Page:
The Lincoln County School District Homeless Education & Literacy Project (H.E.L.P.) and partnering agencies, Samaritan House, Community Services Consortium, United Way and Inter-Christian Outreach, invite you to a free showing of the film “American Winter” at the Newport High School Boone Center on Friday, March 7, at 6 p.m. An award-nominated HBO documentary, produced in Portland by brothers Harry and Joe Gantz, “American Winter” film follows the personal stories of eight Oregon families in the aftermath of the Great Recession, looking past the myths and misconceptions of homelessness to its reality. All indicators show that the United States has the highest population of poor citizens since records have been kept, greater than during the Great Depression. With 46 percent of Americans living in or near poverty, such everyday occurrences as a blown tire or a toothache can mean the difference between paying the rent and living in the car, putting gas in the tank to get to work, or buying food for the family. This film brings this hard reality close to home. County Commissioner Bill Hall and local agency representatives assisting families through this economic crisis will be available before and after the film to answer questions. The showing is free, but donations are appreciated.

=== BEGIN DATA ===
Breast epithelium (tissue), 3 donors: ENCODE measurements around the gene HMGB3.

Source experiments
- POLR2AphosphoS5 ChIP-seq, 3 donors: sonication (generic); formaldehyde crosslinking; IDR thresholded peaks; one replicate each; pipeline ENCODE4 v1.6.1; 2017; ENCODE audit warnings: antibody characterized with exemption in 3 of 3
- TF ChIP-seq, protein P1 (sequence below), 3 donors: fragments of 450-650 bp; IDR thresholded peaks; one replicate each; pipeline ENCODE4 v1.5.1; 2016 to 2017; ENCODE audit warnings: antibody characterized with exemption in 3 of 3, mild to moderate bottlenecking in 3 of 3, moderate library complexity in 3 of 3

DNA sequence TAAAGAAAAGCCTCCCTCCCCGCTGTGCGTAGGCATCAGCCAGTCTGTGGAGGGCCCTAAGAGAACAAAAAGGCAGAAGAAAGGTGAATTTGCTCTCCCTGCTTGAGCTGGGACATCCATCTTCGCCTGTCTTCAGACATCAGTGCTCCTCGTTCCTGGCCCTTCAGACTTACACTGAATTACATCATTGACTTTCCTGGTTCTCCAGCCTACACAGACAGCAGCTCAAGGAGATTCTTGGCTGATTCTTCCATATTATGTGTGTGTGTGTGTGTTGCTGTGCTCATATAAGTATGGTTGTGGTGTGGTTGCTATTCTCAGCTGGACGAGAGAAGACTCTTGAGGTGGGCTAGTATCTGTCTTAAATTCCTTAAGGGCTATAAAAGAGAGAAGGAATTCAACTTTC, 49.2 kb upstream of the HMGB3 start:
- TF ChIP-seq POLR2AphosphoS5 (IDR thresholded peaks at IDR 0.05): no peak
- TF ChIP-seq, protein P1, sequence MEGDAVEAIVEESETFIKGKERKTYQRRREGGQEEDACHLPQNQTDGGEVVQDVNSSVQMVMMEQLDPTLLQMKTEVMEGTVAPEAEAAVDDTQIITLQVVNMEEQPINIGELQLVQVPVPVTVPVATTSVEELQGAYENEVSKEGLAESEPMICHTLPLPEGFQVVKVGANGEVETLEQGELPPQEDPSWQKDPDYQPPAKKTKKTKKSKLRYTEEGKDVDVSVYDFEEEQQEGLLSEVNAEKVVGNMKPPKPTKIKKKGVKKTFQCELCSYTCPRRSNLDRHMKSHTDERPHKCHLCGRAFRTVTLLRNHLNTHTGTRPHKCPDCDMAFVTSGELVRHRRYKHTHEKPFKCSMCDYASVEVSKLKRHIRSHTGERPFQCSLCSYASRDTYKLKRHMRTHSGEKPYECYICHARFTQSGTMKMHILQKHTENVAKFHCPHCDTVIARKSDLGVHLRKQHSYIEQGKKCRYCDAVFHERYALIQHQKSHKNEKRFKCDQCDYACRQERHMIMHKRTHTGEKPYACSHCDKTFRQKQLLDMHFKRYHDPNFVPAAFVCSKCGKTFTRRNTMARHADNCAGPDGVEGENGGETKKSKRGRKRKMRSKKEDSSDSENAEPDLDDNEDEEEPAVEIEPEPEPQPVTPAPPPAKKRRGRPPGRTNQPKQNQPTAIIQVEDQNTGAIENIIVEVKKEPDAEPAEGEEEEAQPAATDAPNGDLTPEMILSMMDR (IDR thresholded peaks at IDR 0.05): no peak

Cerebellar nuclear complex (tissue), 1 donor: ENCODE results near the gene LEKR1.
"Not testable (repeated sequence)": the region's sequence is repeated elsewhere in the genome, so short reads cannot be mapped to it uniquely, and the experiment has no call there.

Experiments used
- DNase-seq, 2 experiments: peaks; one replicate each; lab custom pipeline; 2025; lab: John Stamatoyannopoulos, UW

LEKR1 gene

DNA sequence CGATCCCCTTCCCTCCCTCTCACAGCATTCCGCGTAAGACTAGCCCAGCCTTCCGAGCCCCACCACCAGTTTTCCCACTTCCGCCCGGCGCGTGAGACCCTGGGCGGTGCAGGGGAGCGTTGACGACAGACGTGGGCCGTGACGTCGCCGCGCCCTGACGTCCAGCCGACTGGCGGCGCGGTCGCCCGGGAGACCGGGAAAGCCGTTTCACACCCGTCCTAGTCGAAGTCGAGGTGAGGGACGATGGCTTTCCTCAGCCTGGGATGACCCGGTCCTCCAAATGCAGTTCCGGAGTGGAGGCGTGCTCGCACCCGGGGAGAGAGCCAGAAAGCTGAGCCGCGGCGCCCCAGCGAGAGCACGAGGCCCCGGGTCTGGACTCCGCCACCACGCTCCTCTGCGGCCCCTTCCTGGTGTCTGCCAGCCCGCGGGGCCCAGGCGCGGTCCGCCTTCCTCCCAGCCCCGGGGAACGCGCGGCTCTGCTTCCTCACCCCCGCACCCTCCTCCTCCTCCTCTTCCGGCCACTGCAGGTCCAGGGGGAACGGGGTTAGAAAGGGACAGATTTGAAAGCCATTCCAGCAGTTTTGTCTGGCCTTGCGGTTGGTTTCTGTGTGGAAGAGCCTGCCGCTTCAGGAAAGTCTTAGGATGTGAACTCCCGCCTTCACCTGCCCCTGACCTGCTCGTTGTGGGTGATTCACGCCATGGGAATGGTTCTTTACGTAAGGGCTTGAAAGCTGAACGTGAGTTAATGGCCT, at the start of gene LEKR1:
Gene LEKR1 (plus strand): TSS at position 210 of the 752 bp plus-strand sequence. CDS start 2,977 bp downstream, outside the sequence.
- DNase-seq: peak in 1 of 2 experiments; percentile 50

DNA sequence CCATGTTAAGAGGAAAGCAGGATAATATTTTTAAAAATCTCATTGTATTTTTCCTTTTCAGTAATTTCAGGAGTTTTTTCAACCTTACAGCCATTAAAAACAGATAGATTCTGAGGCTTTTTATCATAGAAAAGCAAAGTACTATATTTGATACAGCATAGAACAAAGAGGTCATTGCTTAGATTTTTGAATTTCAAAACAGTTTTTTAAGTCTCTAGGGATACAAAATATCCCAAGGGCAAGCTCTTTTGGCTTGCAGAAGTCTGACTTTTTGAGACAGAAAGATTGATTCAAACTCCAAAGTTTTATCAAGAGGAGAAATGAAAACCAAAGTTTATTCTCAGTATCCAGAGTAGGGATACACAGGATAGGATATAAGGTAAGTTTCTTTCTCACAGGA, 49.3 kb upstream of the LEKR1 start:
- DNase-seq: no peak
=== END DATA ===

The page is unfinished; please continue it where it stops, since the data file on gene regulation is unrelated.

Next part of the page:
US Army Corp of Engineers will dredge Depoe Bay, Yaquina Bay, along with nine other small ports along the Oregon Coast. State Representative David Gomburg said, “We have just received good news from U.S. Senators Merkely and Widen, the money has been put into the budget where nearly three million dollars has been allocated for dredging in Newport and Depoe Bay. Our coastal caucus, a group of Oregon legislators has been working very hard with our national delegation because dredging is so very important for the economic growth and the safety of people working in those ports,” said David Gomburg. Depoe Bay is six-feet deep and you can almost walk out there to the fueling pumps during low tide. Funds were dispersed as follows:
Funds Given: Coos Bay $ 6.1 MILLION
Bandon: $ 413,000
Depoe Bay: $ 380,000
Port Orford: $ 1.3 MILLION
Gold Beach: $ 638,000
Siuslaw: $ 730,000
Garibaldi: $ 659.000
Reedsport: $ 861,000
Yaquina Bay: $ 2.9 MILLION